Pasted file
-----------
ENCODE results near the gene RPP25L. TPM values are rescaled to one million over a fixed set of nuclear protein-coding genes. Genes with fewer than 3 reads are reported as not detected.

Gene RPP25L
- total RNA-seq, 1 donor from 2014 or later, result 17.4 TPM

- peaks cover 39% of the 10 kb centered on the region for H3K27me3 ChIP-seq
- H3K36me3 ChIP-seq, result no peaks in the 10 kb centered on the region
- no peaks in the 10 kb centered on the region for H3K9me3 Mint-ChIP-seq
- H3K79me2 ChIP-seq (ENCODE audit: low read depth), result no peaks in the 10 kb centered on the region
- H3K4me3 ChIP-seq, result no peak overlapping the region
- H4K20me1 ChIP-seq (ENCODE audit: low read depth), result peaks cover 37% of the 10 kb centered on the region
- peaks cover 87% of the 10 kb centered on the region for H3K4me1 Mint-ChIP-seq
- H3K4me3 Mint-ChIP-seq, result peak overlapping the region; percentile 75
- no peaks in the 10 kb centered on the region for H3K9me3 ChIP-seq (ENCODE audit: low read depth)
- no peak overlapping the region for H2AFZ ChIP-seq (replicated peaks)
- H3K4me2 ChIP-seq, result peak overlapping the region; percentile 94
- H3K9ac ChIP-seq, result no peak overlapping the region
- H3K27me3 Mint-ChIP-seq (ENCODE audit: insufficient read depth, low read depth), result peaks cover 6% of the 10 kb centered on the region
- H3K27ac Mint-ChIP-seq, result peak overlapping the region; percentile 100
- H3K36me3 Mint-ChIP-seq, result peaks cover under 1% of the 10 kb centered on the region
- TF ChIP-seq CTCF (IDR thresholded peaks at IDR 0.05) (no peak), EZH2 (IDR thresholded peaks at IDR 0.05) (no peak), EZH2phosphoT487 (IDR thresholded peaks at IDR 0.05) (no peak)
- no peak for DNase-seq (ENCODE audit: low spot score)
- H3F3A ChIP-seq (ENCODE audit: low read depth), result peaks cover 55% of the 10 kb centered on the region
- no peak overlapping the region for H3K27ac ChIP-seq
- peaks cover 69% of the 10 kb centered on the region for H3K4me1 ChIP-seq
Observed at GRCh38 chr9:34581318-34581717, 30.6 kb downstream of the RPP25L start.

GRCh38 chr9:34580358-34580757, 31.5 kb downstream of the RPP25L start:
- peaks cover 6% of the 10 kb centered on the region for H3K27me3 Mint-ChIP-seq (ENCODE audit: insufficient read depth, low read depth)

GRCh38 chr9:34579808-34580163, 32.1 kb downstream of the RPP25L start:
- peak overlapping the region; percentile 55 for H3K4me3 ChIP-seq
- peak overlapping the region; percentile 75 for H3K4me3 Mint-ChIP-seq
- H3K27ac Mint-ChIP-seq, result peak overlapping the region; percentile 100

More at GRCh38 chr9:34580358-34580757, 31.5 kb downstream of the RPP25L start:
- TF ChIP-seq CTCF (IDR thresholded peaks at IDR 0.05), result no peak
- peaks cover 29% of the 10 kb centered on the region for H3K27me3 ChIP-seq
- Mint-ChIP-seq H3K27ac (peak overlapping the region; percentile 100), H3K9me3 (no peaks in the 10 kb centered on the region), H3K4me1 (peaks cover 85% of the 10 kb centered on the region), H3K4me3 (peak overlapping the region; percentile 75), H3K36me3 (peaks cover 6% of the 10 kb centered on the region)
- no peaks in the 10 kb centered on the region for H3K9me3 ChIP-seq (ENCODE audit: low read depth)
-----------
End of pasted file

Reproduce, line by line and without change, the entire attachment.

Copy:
ENCODE results near the gene RPP25L. TPM values are rescaled to one million over a fixed set of nuclear protein-coding genes. Genes with fewer than 3 reads are reported as not detected.

Gene RPP25L
- total RNA-seq, 1 donor from 2014 or later, result 17.4 TPM

- peaks cover 39% of the 10 kb centered on the region for H3K27me3 ChIP-seq
- H3K36me3 ChIP-seq, result no peaks in the 10 kb centered on the region
- no peaks in the 10 kb centered on the region for H3K9me3 Mint-ChIP-seq
- H3K79me2 ChIP-seq (ENCODE audit: low read depth), result no peaks in the 10 kb centered on the region
- H3K4me3 ChIP-seq, result no peak overlapping the region
- H4K20me1 ChIP-seq (ENCODE audit: low read depth), result peaks cover 37% of the 10 kb centered on the region
- peaks cover 87% of the 10 kb centered on the region for H3K4me1 Mint-ChIP-seq
- H3K4me3 Mint-ChIP-seq, result peak overlapping the region; percentile 75
- no peaks in the 10 kb centered on the region for H3K9me3 ChIP-seq (ENCODE audit: low read depth)
- no peak overlapping the region for H2AFZ ChIP-seq (replicated peaks)
- H3K4me2 ChIP-seq, result peak overlapping the region; percentile 94
- H3K9ac ChIP-seq, result no peak overlapping the region
- H3K27me3 Mint-ChIP-seq (ENCODE audit: insufficient read depth, low read depth), result peaks cover 6% of the 10 kb centered on the region
- H3K27ac Mint-ChIP-seq, result peak overlapping the region; percentile 100
- H3K36me3 Mint-ChIP-seq, result peaks cover under 1% of the 10 kb centered on the region
- TF ChIP-seq CTCF (IDR thresholded peaks at IDR 0.05) (no peak), EZH2 (IDR thresholded peaks at IDR 0.05) (no peak), EZH2phosphoT487 (IDR thresholded peaks at IDR 0.05) (no peak)
- no peak for DNase-seq (ENCODE audit: low spot score)
- H3F3A ChIP-seq (ENCODE audit: low read depth), result peaks cover 55% of the 10 kb centered on the region
- no peak overlapping the region for H3K27ac ChIP-seq
- peaks cover 69% of the 10 kb centered on the region for H3K4me1 ChIP-seq
Observed at GRCh38 chr9:34581318-34581717, 30.6 kb downstream of the RPP25L start.

GRCh38 chr9:34580358-34580757, 31.5 kb downstream of the RPP25L start:
- peaks cover 6% of the 10 kb centered on the region for H3K27me3 Mint-ChIP-seq (ENCODE audit: insufficient read depth, low read depth)

GRCh38 chr9:34579808-34580163, 32.1 kb downstream of the RPP25L start:
- peak overlapping the region; percentile 55 for H3K4me3 ChIP-seq
- peak overlapping the region; percentile 75 for H3K4me3 Mint-ChIP-seq
- H3K27ac Mint-ChIP-seq, result peak overlapping the region; percentile 100

More at GRCh38 chr9:34580358-34580757, 31.5 kb downstream of the RPP25L start:
- TF ChIP-seq CTCF (IDR thresholded peaks at IDR 0.05), result no peak
- peaks cover 29% of the 10 kb centered on the region for H3K27me3 ChIP-seq
- Mint-ChIP-seq H3K27ac (peak overlapping the region; percentile 100), H3K9me3 (no peaks in the 10 kb centered on the region), H3K4me1 (peaks cover 85% of the 10 kb centered on the region), H3K4me3 (peak overlapping the region; percentile 75), H3K36me3 (peaks cover 6% of the 10 kb centered on the region)
- no peaks in the 10 kb centered on the region for H3K9me3 ChIP-seq (ENCODE audit: low read depth)